One of the biggest hurdles to a smoothly-run global research project is the planning of logistics. Most research teams are aware that different customs need to be taken into account when conducting global research, as certain cultures are more punctual than others or may expect different standards around session length and compensation.
Even beyond these factors, there are more nuanced challenges that can be difficult to predict. Scheduling sessions across multiple countries, considering the proper format and physical setup for research teams, and adapting to local regulations and data privacy concerns all become complicated in an international setting and require time and communication.
It’s important to account for local and regional holiday dates and customs.
Beyond planning for multiple time zones and customs, adjustments need to be made for planning research around holidays. It’s easy to forget about the impact that local and regional holidays can have on test schedules. Creating repositories of knowledge on local holidays can help with planning: our team created a free research tool, the global research calendar, to list optimal times to conduct research around the world and to flag days when scheduling sessions in certain countries might become more difficult (e.g., a 10-day harvest festival in South India when testing should not occur). Or if a holiday is listed, but does not impact testing (e.g., Valentine’s Day in the US is listed as a holiday but does not impact show rate).
Consider the space needs and room requirements to accommodate local research teams.
Plan ahead to account for all logistical needs of your session. If sessions will be conducted in a local language, onsite observers might need simultaneous translation, therefore requiring separate rooms: one for the observers and translator and another for the local notetaker, who needs to listen carefully to the session. Another possibility may be that your notetaker will listen to a translation as well, in which case observers and notetaker may each need their own space and their own live translation. A solution can always be found, but it may require an extra room or two and time to arrange appropriately.
Strategize how to conduct research across multiple geographies.
There are several factors to consider for products marketed and tested in multiple countries or regions. A best practice is to first conduct testing in the country where either the product is produced or where you have the most familiarity with the market and population. This can help solve or anticipate problems that come up before testing in unfamiliar or trickier environments.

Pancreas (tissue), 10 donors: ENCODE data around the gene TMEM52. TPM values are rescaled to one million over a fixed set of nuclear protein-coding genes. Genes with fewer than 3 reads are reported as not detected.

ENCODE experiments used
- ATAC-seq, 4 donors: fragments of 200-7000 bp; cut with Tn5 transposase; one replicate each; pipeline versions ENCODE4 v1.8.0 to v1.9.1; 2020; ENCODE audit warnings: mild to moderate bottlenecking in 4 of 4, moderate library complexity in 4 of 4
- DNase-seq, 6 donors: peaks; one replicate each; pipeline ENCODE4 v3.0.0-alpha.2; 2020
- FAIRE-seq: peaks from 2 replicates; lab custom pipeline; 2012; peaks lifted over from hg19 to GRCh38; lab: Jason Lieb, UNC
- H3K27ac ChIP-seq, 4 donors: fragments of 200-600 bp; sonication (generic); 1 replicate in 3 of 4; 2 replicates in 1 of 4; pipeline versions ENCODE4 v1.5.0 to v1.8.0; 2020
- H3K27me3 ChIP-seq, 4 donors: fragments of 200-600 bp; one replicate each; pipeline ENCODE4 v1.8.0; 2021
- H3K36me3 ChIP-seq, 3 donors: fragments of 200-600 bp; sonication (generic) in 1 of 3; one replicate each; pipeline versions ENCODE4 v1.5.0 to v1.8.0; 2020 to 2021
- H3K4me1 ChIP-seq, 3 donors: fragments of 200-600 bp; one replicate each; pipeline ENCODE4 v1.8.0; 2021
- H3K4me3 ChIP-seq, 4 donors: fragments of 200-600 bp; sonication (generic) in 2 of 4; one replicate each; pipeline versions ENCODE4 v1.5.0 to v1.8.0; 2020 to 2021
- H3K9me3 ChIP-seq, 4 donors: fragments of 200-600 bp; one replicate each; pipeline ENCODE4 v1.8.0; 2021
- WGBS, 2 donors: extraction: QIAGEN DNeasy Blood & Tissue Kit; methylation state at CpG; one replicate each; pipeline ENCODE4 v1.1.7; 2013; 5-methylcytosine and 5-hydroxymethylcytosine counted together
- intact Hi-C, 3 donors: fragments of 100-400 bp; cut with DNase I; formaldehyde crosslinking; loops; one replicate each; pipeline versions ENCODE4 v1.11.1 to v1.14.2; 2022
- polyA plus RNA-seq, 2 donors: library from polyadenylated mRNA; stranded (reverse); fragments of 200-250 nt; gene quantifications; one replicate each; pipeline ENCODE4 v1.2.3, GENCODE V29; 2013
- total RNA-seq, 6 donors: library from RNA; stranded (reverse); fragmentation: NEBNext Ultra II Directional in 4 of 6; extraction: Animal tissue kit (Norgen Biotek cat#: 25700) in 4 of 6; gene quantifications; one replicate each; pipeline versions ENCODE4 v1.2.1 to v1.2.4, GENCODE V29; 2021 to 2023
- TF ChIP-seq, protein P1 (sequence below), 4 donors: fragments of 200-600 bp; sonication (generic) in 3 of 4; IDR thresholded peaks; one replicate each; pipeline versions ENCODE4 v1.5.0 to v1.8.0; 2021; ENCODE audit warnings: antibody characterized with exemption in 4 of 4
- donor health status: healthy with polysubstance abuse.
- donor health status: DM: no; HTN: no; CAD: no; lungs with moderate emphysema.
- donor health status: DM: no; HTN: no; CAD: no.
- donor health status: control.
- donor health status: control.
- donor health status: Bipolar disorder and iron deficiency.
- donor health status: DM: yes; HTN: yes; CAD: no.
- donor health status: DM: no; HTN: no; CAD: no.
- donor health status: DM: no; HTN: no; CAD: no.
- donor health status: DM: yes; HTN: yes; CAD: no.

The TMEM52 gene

Depending on your timeline, you may have to conduct sessions in different countries simultaneously, or alternatively can stagger them one-at-a-time to ensure that each runs smoothly. If you are working with local teams in each country who need intensive training prior to conducting research, it may be advisable to bring everyone to one location for a single training rather than have stakeholders travel to each location and conduct separate training or onboarding.
Don’t forget about local regulations and data privacy.
Allocate time to confirm local regulations that have an impact on how research needs to be conducted. This certainly applies to research being conducted for highly regulated industries, but also applies more generally for data privacy across industries.
- An example specific to medical devices – China’s National Medical Products Administration (NMPA) released draft guidance in 2020 advising a minimum of 20 users per group for validation studies and is strongly suggesting a range of regional representation in groups as well. The trend, as reflected by China’s recent update to regulations, is to require more regional representation in participant groups, which other areas like the European Union (EU) or United Kingdom may adopt.
- Data privacy regulations often differ by region and country as well. It’s important to know how to manage raw data like session videos, audio, and personal identifying information (PII)—or to know what types of data you will be allowed to capture at all.
- These regulations can also impact required wording on consent forms.
Steps to ensure that your global research study will run smoothly
The logistics of a research plan can make or break a global project, and when operating in unfamiliar countries or cultures, it’s important to think ahead and cover important topics with local teams. Make sure to:
- Discuss possible constraints and regulations with local research partners as early as possible around physical spaces, human resources and scheduling, and data use; those tend to be key constraints that can limit a study if not adequately planned for.
- Familiarize yourself, not only with local and regional holidays, but how they’re celebrated (e.g., how many days they last, how they may affect populations’ daily schedules, and whether or not offices or schools are closed) to anticipate how that might affect testing.
Don’t miss the other global research blogs in this series for more great tips!
Twenty years of global research have taught us (sometimes the hard way) that challenges can arise when prepping devices or other products for international research.
Global user experience (UX) research comes with unique challenges that require planning and consideration.